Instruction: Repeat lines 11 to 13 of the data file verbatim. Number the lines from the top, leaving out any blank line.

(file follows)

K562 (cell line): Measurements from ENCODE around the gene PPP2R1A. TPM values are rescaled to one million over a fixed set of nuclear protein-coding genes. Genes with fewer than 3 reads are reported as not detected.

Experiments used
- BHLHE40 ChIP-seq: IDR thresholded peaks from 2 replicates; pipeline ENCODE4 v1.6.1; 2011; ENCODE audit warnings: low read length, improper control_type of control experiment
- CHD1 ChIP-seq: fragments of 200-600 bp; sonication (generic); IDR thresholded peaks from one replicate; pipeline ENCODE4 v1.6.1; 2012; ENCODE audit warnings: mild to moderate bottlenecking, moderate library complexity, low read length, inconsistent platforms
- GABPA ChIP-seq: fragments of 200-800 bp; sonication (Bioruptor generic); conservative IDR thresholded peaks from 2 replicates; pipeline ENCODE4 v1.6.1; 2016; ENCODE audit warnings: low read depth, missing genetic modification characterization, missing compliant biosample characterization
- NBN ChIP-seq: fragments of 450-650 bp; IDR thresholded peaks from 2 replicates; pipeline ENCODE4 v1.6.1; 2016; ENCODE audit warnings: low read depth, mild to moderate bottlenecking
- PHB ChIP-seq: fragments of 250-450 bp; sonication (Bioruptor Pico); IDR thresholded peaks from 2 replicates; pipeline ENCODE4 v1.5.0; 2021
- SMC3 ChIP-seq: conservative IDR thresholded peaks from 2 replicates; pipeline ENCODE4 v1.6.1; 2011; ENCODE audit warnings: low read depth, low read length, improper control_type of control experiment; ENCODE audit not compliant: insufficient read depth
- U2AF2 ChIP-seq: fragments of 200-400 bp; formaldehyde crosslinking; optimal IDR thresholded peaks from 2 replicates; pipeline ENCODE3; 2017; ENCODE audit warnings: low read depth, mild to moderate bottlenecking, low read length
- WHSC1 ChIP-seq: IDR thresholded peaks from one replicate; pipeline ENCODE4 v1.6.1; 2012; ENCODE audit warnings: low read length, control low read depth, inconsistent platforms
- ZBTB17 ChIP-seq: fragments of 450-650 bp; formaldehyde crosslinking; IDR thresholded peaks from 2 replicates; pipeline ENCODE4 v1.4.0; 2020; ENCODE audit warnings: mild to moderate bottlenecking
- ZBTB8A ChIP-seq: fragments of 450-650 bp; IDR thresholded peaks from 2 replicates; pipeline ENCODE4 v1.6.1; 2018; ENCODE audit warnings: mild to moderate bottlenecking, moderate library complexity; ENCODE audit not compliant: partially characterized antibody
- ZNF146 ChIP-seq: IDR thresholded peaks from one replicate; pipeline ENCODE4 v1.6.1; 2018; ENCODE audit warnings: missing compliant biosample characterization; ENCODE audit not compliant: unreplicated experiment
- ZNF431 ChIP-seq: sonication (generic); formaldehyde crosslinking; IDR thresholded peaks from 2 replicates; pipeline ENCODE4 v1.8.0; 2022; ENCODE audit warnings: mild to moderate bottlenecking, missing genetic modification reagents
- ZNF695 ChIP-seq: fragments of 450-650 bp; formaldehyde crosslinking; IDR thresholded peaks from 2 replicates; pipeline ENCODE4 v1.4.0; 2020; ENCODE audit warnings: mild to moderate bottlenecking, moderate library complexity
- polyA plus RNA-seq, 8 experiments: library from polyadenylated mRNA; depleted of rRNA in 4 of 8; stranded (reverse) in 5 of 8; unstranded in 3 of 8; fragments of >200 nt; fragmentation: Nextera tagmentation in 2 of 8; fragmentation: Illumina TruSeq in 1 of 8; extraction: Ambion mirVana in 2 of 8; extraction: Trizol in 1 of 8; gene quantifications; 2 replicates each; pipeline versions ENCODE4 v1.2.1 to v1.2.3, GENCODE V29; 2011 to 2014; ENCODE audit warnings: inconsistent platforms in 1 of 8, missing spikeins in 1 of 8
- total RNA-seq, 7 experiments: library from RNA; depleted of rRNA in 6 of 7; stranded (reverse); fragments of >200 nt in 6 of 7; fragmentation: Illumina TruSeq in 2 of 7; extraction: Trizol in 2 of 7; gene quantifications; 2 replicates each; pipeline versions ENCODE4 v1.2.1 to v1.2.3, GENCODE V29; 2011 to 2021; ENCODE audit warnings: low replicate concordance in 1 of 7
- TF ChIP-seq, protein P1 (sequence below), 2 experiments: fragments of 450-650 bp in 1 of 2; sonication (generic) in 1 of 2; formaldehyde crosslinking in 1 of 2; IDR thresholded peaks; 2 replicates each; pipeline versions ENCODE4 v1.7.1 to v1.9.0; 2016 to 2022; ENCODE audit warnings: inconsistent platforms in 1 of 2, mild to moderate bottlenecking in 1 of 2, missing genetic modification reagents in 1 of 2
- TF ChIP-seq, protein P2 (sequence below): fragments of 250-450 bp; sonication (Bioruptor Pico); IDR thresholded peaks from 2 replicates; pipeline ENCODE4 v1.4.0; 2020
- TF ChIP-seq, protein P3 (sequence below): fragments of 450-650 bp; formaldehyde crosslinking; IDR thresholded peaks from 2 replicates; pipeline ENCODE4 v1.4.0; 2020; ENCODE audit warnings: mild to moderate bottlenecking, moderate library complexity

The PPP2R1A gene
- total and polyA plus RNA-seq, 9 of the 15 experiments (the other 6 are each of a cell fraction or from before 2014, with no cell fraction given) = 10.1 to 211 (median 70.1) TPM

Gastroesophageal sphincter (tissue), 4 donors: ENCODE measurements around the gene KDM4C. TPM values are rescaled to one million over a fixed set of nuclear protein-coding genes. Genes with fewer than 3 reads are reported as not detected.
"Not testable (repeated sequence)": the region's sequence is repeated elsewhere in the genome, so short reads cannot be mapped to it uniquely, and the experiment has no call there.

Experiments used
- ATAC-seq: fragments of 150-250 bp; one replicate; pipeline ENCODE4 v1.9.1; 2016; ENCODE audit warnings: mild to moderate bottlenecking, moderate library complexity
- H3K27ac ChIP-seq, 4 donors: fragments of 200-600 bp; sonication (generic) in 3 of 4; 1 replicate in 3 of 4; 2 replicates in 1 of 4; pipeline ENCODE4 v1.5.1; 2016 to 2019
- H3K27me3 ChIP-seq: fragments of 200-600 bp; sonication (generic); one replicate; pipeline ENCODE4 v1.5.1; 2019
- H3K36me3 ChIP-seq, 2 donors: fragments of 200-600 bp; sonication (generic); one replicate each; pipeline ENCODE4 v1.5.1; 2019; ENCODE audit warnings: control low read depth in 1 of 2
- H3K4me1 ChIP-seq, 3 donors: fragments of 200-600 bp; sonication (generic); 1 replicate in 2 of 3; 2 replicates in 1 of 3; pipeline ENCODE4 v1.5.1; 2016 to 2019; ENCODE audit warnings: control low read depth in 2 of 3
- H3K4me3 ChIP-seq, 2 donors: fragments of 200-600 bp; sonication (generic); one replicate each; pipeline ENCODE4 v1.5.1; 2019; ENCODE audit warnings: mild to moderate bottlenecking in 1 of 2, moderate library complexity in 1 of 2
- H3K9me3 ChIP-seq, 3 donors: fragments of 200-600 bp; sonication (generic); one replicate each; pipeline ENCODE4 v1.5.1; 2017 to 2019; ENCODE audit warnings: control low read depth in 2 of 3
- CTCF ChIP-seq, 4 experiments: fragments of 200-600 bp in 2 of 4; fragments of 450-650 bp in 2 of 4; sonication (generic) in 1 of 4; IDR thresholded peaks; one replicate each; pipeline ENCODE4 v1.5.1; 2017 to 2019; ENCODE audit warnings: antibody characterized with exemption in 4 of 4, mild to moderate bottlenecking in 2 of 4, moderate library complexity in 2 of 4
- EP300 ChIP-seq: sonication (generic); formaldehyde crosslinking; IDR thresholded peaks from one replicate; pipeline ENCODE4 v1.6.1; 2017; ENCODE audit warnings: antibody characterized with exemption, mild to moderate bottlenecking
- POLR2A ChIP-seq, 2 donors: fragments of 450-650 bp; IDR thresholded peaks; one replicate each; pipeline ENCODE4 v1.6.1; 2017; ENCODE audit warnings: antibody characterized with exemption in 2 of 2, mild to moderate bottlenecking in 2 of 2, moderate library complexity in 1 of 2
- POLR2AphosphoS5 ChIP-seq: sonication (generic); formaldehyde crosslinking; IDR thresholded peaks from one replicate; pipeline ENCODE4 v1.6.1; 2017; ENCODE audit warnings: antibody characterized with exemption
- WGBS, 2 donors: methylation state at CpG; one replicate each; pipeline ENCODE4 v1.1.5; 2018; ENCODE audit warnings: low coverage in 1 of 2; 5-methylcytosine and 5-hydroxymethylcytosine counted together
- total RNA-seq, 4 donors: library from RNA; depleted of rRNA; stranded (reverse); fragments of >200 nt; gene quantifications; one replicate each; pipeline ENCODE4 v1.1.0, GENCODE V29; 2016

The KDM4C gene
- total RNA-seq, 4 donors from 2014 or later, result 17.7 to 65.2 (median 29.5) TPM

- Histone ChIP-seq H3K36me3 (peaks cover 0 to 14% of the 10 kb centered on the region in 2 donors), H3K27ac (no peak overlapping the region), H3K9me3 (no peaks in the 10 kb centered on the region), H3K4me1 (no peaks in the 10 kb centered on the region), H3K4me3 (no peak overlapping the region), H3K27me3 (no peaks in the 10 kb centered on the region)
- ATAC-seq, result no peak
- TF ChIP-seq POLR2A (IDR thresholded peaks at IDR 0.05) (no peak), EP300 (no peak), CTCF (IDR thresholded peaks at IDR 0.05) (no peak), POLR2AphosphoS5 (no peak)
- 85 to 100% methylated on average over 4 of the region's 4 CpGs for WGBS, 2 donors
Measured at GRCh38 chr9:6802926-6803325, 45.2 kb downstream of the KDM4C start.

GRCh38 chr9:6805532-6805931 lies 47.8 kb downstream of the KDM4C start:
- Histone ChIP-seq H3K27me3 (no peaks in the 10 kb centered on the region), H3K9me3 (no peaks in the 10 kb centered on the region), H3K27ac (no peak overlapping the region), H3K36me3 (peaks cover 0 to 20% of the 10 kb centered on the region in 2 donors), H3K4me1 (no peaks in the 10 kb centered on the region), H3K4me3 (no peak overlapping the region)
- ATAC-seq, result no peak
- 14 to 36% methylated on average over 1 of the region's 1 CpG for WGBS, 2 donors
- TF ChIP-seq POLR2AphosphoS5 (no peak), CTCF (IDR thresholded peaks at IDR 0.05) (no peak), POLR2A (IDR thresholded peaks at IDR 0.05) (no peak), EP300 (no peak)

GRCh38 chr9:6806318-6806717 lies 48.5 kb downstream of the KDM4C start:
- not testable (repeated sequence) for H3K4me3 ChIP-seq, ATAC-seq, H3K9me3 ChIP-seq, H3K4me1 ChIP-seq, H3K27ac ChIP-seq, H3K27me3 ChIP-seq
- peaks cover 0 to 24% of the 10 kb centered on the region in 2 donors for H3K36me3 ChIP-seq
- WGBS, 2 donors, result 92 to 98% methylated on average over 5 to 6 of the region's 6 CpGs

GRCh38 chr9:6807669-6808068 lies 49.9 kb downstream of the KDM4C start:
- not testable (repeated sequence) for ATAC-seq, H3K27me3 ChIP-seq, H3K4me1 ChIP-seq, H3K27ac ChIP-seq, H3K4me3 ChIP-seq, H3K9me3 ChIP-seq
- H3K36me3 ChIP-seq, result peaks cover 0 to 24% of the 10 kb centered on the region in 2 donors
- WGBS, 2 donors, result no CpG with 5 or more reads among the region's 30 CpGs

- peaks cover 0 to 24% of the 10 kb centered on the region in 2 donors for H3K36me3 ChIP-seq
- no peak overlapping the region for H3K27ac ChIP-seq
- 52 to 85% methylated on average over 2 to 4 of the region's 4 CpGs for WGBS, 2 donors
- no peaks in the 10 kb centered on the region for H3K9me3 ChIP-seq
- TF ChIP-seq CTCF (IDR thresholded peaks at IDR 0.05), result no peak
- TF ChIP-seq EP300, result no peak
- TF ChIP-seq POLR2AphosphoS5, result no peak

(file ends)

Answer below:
- ZBTB17 ChIP-seq: fragments of 450-650 bp; formaldehyde crosslinking; IDR thresholded peaks from 2 replicates; pipeline ENCODE4 v1.4.0; 2020; ENCODE audit warnings: mild to moderate bottlenecking
- ZBTB8A ChIP-seq: fragments of 450-650 bp; IDR thresholded peaks from 2 replicates; pipeline ENCODE4 v1.6.1; 2018; ENCODE audit warnings: mild to moderate bottlenecking, moderate library complexity; ENCODE audit not compliant: partially characterized antibody
- ZNF146 ChIP-seq: IDR thresholded peaks from one replicate; pipeline ENCODE4 v1.6.1; 2018; ENCODE audit warnings: missing compliant biosample characterization; ENCODE audit not compliant: unreplicated experiment